What's For Dinner?

July 29, 2016

When you have five children you don't really have five children; you have at least 15. Let me explain: First you have each individual child to relate to. Each offspring has their own personality, challenges and demands. Then you have multiple combinations of relationships when they deal with each other one on one. Which come with it's own characteristics, challenges and demands. Then there's the relationships when they deal with each other 3 at a time, 4 at a time, and finally all five together. The math gets crazy I know, but managing everything concerning my 8 year old completely changes when I have to handle issues that are a combination of my 8 year old and my 16 year old together; my 8 year old and my 19 year old together; and my 3 year old and my 22 year old together. By now I think you get what I'm talking about. Even when my 9 year old was still alive and my youngest son was 3, her attitude and demands changed completely whenever he was around.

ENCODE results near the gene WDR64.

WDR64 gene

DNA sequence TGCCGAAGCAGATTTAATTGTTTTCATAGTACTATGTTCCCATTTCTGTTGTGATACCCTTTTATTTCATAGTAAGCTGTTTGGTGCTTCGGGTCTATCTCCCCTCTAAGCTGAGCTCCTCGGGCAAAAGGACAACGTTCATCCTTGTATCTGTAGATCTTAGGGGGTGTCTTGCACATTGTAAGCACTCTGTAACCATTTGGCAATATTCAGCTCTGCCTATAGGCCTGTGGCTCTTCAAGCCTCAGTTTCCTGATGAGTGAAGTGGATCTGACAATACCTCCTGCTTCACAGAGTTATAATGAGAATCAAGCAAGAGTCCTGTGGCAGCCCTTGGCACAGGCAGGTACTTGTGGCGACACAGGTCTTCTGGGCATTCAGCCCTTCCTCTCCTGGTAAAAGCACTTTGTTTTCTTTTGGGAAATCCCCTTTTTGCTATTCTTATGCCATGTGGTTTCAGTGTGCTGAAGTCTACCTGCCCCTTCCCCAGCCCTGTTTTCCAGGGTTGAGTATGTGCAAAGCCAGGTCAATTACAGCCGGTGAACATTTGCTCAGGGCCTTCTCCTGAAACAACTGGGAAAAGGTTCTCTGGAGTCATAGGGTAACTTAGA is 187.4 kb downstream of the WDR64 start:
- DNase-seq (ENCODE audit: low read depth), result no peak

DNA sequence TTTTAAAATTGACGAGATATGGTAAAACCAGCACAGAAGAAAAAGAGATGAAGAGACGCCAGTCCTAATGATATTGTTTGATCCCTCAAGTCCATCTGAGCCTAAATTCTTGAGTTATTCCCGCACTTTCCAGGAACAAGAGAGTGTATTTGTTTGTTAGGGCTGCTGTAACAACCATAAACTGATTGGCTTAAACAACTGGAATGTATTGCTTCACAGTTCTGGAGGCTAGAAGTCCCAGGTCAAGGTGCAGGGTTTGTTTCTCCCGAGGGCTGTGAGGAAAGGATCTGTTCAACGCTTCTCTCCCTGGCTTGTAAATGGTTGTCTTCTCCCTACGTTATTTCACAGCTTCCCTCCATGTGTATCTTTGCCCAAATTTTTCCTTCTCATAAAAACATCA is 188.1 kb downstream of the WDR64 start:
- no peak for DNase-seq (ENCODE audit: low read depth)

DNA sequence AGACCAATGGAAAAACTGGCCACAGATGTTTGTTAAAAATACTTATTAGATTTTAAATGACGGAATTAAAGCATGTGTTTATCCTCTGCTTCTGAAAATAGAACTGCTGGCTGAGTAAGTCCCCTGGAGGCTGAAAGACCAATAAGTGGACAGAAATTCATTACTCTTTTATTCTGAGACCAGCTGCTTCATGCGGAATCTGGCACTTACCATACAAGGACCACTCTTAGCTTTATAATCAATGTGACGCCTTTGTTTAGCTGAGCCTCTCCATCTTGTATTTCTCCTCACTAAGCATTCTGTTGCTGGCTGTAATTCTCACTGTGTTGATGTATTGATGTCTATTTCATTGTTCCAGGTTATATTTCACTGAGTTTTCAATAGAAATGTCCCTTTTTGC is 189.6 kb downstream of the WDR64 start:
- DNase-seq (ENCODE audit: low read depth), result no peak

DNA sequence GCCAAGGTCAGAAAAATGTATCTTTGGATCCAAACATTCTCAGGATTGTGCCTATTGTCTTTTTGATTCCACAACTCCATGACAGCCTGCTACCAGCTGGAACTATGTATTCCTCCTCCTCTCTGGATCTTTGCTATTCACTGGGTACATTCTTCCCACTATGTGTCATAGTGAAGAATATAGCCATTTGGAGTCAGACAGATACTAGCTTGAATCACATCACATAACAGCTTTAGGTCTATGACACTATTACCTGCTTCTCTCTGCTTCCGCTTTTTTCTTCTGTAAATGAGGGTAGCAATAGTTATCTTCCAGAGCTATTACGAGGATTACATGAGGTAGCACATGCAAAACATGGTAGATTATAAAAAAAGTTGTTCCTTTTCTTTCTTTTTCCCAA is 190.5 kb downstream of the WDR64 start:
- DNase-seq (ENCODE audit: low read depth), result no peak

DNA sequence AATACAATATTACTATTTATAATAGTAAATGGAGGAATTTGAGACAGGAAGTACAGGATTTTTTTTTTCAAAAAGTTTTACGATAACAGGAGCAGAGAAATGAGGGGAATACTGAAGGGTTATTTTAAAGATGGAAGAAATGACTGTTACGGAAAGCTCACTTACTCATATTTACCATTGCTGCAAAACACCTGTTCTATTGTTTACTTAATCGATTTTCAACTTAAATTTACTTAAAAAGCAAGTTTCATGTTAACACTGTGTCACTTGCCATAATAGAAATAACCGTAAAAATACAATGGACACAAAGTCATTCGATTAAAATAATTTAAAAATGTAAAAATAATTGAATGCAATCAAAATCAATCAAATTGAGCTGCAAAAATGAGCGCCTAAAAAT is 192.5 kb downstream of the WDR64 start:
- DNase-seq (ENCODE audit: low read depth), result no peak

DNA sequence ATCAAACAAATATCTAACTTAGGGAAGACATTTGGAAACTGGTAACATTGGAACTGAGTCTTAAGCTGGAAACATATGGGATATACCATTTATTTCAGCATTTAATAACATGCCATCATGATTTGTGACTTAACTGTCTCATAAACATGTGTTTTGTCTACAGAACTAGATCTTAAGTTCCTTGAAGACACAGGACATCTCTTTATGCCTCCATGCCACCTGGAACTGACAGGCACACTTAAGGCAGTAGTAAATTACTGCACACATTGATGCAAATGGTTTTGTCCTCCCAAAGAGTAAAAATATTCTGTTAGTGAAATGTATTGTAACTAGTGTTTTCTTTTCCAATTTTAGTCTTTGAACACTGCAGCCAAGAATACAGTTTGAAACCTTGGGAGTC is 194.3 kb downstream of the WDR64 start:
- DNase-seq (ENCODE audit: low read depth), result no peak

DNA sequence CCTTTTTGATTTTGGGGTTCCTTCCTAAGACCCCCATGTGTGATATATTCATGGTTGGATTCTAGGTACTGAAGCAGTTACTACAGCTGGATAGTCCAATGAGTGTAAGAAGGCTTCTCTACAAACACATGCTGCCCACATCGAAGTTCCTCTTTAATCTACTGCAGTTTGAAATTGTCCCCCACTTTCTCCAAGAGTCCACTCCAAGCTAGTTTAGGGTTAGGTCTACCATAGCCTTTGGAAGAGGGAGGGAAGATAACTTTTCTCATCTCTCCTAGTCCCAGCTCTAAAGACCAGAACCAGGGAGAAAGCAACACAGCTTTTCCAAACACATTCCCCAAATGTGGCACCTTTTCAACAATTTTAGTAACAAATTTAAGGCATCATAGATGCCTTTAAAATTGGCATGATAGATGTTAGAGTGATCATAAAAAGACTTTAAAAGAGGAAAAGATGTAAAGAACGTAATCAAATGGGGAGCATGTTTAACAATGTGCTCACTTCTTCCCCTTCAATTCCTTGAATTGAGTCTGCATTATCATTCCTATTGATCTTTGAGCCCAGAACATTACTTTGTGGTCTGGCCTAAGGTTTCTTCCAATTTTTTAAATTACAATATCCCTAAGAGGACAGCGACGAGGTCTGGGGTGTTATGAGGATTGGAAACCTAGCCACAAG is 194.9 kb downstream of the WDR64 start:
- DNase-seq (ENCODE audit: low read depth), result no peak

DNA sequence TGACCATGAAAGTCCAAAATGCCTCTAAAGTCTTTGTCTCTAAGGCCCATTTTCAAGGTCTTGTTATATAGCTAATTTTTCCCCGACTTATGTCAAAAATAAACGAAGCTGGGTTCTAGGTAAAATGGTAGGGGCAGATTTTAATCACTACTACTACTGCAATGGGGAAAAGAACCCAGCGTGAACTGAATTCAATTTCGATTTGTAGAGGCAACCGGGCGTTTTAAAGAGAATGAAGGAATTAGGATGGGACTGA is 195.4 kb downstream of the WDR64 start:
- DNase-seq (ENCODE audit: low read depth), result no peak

In addition to attitudes and personalities of so many offspring, diet requirements among my children range from vegetarian, medically required low protein, and nightly dessert demands that span option from vegan ice cream to homemade brownies. As a single mom on a budget, I learned early on that the dinner menu can change in a millisecond. I'll have a set plan in my head, let everyone know what to expect, and go to start preparation only to find someone drank all the milk that I needed for the macaroni and cheese. Then, when I present something different to the crowd, I'm met with disappointing sighs, complaints and questions like: "But mommy what happened to you making...?". I couldn't take it anymore. So when my small community one by one asks me "what's for dinner?" I reply, "Food!". 

 

 

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